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Title: Monolithic Fuel Fabrication Process Development

Abstract

The pursuit of a high uranium density research reactor fuel plate has led to monolithic fuel, which possesses the greatest possible uranium density in the fuel region. Process developments in fabrication development include friction stir welding tool geometry and cooling improvements and a reduction in the length of time required to complete the transient liquid phase bonding process. Annealing effects on the microstructures of the U-10Mo foil and friction stir welded aluminum 6061 cladding are also examined.

Authors:
; ; ; ;
Publication Date:
Research Org.:
Idaho National Laboratory (INL)
Sponsoring Org.:
DOE - NE
OSTI Identifier:
911194
Report Number(s):
INL/CON-06-01370
TRN: US0704453
DOE Contract Number:
DE-AC07-99ID-13727
Resource Type:
Conference
Resource Relation:
Conference: Research Reactor Fuel Management (RRFM),Sofia, Bulgaria,04/30/2006,05/04/2006
Country of Publication:
United States
Language:
English
Subject:
10 - SYNTHETIC FUELS, 11 - NUCLEAR FUEL CYCLE AND FUEL MATERIALS; ALUMINIUM; ANNEALING; BONDING; FABRICATION; FRICTION; FUEL MANAGEMENT; FUEL PLATES; GEOMETRY; RESEARCH REACTORS; TRANSIENTS; URANIUM; WELDING; fabrication; monolithic fuel; process; uranium

Citation Formats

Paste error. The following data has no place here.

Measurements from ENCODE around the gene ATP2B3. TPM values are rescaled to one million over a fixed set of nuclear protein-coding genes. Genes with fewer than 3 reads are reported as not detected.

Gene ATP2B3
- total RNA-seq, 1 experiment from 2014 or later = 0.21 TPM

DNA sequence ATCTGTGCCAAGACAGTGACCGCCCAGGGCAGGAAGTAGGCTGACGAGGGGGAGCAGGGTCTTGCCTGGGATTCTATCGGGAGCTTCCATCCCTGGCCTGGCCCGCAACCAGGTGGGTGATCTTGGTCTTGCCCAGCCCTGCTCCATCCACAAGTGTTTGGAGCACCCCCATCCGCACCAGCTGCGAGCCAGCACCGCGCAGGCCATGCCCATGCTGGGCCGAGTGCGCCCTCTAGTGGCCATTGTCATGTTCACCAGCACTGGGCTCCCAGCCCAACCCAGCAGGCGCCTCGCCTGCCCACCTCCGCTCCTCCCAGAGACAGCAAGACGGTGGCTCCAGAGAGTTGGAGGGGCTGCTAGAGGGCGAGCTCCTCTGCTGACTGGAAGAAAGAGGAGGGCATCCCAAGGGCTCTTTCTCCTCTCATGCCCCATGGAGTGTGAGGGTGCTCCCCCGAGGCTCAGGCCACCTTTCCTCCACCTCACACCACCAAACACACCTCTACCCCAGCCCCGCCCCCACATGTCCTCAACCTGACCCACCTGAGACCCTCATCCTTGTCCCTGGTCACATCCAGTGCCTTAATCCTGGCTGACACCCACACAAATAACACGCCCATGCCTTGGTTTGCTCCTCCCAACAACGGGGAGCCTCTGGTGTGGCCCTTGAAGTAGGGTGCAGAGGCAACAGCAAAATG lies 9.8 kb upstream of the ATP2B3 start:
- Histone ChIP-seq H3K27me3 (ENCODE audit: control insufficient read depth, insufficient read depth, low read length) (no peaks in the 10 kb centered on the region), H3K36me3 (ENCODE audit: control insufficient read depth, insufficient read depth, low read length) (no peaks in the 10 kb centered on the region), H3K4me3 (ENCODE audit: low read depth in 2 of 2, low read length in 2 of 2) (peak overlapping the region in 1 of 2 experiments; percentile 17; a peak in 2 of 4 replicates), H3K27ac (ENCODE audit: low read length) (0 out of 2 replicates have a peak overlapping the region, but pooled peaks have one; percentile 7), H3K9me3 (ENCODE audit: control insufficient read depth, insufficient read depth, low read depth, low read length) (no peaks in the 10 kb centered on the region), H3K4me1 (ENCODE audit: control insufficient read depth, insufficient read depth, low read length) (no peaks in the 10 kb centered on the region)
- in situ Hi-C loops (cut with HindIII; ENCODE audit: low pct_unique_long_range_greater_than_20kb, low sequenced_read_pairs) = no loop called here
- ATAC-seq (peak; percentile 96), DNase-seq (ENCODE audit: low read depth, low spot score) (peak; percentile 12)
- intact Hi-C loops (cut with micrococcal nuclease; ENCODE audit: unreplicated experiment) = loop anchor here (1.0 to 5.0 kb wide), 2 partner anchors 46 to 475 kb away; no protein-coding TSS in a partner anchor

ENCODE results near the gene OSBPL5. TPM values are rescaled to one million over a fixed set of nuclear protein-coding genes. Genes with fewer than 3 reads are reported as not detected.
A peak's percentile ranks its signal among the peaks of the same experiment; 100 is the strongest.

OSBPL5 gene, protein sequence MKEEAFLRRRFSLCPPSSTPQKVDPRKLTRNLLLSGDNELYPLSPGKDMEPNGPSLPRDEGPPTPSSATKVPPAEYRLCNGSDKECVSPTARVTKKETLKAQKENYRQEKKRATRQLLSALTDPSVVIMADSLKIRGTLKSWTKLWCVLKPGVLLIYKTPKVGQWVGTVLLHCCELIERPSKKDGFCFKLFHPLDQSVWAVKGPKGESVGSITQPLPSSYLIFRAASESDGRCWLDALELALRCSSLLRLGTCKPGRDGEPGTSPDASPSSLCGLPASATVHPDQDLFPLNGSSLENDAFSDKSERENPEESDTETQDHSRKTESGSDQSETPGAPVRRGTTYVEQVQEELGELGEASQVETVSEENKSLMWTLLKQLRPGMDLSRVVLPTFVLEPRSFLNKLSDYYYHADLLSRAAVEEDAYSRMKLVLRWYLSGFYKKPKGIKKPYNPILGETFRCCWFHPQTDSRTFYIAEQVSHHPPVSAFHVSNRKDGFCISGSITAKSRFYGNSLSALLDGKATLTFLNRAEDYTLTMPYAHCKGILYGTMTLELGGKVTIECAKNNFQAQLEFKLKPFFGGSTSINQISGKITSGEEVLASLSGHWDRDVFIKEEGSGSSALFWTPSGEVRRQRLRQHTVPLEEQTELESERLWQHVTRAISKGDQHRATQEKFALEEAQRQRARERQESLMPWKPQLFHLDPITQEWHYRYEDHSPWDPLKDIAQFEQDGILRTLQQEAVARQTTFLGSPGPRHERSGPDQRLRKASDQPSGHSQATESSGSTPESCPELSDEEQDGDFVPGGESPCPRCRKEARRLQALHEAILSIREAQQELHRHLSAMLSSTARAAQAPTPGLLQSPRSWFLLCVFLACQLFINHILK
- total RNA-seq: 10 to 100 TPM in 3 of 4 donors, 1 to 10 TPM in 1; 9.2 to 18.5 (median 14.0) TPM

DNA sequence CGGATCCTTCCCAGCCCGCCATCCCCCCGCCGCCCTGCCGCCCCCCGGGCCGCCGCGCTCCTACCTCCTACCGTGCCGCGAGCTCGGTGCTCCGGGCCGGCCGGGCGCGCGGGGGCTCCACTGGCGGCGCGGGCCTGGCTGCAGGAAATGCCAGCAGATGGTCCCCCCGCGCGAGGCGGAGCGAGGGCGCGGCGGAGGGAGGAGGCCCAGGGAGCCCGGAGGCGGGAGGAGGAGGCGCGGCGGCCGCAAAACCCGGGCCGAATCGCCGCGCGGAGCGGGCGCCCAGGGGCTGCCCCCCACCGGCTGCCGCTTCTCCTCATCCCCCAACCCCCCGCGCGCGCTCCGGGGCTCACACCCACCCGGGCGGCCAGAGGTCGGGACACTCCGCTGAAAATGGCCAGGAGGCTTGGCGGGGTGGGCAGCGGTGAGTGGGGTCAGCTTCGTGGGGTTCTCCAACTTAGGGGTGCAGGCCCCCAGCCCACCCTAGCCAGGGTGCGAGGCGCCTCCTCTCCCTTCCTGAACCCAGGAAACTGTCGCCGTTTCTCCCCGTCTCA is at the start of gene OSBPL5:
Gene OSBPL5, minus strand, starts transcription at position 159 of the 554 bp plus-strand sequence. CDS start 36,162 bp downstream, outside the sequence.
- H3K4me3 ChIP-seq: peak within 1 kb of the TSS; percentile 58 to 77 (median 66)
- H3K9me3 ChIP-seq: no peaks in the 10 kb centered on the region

C. R. Clark, N. P. Hallinan, J. F. Jue, D. D. Keiser, and J. M. Wight. Monolithic Fuel Fabrication Process Development. United States: N. p., 2006. Web.
C. R. Clark, N. P. Hallinan, J. F. Jue, D. D. Keiser, & J. M. Wight. Monolithic Fuel Fabrication Process Development. United States.
C. R. Clark, N. P. Hallinan, J. F. Jue, D. D. Keiser, and J. M. Wight. Mon . "Monolithic Fuel Fabrication Process Development". United States. doi:. https://www.osti.gov/servlets/purl/911194.
@article{osti_911194,
title = {Monolithic Fuel Fabrication Process Development},
author = {C. R. Clark and N. P. Hallinan and J. F. Jue and D. D. Keiser and J. M. Wight},
abstractNote = {The pursuit of a high uranium density research reactor fuel plate has led to monolithic fuel, which possesses the greatest possible uranium density in the fuel region. Process developments in fabrication development include friction stir welding tool geometry and cooling improvements and a reduction in the length of time required to complete the transient liquid phase bonding process. Annealing effects on the microstructures of the U-10Mo foil and friction stir welded aluminum 6061 cladding are also examined.},
doi = {},
journal = {},
number = ,
volume = ,
place = {United States},
year = {Mon May 01 00:00:00 EDT 2006},
month = {Mon May 01 00:00:00 EDT 2006}
}

Conference: